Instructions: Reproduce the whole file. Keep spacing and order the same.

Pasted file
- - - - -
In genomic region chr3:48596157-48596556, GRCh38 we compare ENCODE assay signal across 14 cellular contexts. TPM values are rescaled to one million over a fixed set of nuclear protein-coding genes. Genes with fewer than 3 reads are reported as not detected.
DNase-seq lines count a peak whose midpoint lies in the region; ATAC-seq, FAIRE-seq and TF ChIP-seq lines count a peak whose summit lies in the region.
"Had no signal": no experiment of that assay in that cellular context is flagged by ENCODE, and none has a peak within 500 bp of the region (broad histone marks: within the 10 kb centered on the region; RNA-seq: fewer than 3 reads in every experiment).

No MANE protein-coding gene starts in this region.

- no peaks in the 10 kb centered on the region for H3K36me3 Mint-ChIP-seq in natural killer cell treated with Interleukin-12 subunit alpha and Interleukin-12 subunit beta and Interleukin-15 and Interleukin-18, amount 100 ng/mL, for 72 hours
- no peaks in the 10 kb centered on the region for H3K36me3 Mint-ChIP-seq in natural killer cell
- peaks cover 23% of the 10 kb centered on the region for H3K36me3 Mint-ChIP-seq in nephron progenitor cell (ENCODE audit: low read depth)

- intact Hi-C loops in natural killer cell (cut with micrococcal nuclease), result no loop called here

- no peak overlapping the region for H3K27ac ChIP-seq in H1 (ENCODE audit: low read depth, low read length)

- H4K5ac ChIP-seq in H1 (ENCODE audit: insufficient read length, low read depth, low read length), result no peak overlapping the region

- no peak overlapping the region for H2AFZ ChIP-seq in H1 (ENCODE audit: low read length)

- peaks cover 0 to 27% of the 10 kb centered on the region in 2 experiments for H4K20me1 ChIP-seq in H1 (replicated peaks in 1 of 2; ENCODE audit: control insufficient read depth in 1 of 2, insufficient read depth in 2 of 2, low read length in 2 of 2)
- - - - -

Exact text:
In genomic region chr3:48596157-48596556, GRCh38 we compare ENCODE assay signal across 14 cellular contexts. TPM values are rescaled to one million over a fixed set of nuclear protein-coding genes. Genes with fewer than 3 reads are reported as not detected.
DNase-seq lines count a peak whose midpoint lies in the region; ATAC-seq, FAIRE-seq and TF ChIP-seq lines count a peak whose summit lies in the region.
"Had no signal": no experiment of that assay in that cellular context is flagged by ENCODE, and none has a peak within 500 bp of the region (broad histone marks: within the 10 kb centered on the region; RNA-seq: fewer than 3 reads in every experiment).

No MANE protein-coding gene starts in this region.

- no peaks in the 10 kb centered on the region for H3K36me3 Mint-ChIP-seq in natural killer cell treated with Interleukin-12 subunit alpha and Interleukin-12 subunit beta and Interleukin-15 and Interleukin-18, amount 100 ng/mL, for 72 hours
- no peaks in the 10 kb centered on the region for H3K36me3 Mint-ChIP-seq in natural killer cell
- peaks cover 23% of the 10 kb centered on the region for H3K36me3 Mint-ChIP-seq in nephron progenitor cell (ENCODE audit: low read depth)

- intact Hi-C loops in natural killer cell (cut with micrococcal nuclease), result no loop called here

- no peak overlapping the region for H3K27ac ChIP-seq in H1 (ENCODE audit: low read depth, low read length)

- H4K5ac ChIP-seq in H1 (ENCODE audit: insufficient read length, low read depth, low read length), result no peak overlapping the region

- no peak overlapping the region for H2AFZ ChIP-seq in H1 (ENCODE audit: low read length)

- peaks cover 0 to 27% of the 10 kb centered on the region in 2 experiments for H4K20me1 ChIP-seq in H1 (replicated peaks in 1 of 2; ENCODE audit: control insufficient read depth in 1 of 2, insufficient read depth in 2 of 2, low read length in 2 of 2)